ENGL FINAL - Tobin 1 Michelle Tobin ENGL 200 Timothy Welsh...

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Tobin 1 Michelle Tobin ENGL 200 Timothy Welsh March 18, 2008 Echoes The Greek story of Echo and Narcissus mentioned in chapter five of House of Leaves establishes the mythological birth of the nature of echoes. Cursed by a vengeful Hera, the wood nymph Echo is condemned to a life of speaking only the last words spoken to her. Despite this predicament, she soon becomes infatuated by Narcissus, an egotistical man with interest only in himself. Echo’s obsession ultimately leads to her demise as she wastes her life away pining after her love; her body deteriorates while her voice remains, echoing throughout eternity. However, with each repetition Echo imparts her own emotion, expressing anger and sorrow through words not her own. “Her voice has life. It possesses a quality not present in the original, revealing how a nymph can return a different and more meaningful story, in spite of telling the same story” (Danielewski 42). This idea of embellishment through repetition is a recurring theme throughout the book and can clearly be seen in footnote 308. Here, Zampano analyzes Navidson’s choice to make Reston the sole authority for recounting the events of “The Escape,” even though Reston wasn’t there. Navidson may have made this decision out of fear for his own recollection of such tragic events. However, Zampano introduces the possibility that he did so in order to emphasize the “inadequacies in representation.” Here, Zampano lists the many steps taken in order to record the original event, starting from Tom’s broken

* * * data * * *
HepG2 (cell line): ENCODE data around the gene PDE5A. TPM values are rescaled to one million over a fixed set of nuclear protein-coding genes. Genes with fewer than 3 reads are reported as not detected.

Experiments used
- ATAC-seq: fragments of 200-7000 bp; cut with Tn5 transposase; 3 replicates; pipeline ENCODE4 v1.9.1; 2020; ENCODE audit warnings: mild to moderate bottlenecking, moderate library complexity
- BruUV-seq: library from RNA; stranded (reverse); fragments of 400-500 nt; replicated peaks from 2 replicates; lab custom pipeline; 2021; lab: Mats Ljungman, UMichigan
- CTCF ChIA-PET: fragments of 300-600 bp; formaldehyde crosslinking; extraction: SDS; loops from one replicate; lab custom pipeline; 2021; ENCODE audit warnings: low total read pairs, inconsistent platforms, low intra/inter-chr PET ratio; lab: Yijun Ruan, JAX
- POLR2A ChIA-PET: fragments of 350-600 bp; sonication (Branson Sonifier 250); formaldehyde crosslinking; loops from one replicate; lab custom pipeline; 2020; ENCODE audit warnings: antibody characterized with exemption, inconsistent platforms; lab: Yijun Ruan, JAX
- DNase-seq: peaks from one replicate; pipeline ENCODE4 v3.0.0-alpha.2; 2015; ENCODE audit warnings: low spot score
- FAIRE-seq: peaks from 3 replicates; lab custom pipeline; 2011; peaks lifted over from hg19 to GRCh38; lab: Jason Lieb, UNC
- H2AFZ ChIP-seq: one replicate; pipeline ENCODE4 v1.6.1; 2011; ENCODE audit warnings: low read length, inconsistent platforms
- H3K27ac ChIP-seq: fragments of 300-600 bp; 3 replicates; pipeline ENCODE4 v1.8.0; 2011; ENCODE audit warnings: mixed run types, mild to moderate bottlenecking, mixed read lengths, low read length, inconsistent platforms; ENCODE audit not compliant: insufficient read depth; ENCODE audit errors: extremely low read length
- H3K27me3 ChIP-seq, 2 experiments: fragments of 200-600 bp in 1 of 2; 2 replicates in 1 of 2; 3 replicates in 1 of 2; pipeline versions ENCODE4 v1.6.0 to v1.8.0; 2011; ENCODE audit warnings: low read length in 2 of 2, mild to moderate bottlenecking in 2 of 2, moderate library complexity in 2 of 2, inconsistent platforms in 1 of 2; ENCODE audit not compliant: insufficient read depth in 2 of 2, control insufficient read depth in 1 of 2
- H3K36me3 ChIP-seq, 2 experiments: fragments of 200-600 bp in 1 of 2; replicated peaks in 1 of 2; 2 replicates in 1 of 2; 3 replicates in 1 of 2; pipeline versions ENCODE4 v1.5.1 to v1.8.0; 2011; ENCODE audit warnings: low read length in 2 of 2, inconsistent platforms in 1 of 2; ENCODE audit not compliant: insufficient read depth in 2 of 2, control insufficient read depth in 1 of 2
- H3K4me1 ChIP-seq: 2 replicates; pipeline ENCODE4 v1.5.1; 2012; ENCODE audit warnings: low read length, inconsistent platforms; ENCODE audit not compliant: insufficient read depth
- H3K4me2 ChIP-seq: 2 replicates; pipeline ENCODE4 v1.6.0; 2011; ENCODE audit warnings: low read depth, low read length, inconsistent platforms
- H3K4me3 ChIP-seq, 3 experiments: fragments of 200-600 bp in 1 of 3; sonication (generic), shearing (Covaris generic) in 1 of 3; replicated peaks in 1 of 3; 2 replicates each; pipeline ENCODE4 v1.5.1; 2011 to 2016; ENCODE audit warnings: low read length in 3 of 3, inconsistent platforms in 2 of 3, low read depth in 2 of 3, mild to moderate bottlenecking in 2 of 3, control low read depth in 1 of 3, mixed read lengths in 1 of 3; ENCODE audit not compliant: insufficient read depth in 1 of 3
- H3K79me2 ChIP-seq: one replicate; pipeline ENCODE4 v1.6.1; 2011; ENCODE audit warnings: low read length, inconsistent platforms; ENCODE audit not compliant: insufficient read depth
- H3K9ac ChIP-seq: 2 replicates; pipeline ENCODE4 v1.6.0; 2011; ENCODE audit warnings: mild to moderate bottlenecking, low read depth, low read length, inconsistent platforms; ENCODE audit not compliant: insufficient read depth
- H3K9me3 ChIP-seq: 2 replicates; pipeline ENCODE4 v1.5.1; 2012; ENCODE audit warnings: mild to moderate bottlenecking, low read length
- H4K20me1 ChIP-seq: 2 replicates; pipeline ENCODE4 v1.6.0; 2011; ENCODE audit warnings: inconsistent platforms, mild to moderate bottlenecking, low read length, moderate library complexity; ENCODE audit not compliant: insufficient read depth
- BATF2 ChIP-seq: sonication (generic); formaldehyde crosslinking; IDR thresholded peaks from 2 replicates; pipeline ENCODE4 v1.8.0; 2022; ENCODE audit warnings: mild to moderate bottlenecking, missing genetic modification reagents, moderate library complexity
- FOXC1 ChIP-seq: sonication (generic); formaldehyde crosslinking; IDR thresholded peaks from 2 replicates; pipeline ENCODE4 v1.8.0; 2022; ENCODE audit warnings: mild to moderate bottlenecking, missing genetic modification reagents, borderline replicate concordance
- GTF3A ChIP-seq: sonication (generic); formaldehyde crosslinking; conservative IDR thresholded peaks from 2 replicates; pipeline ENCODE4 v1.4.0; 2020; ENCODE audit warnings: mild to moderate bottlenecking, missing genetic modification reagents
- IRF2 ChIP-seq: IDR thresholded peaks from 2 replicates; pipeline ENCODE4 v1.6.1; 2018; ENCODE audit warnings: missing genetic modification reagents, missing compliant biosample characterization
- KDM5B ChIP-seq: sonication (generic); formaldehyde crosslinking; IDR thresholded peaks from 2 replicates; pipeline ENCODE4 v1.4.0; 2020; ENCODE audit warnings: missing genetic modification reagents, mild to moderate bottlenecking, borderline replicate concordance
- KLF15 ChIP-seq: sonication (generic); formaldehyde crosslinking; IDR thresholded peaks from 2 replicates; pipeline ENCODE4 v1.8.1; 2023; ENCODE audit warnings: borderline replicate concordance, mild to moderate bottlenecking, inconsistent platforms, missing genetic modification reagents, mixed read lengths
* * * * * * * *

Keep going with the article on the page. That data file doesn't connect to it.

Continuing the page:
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Tobin 2 hand to Navidson’s perception of Tom’s broken hand to Navidson’s description of Tom’s broken hand to Reston, and so on. “A pointed reminder that representation does not replace. It only offers distance and in rare cases perspective” (Danielewski 346).
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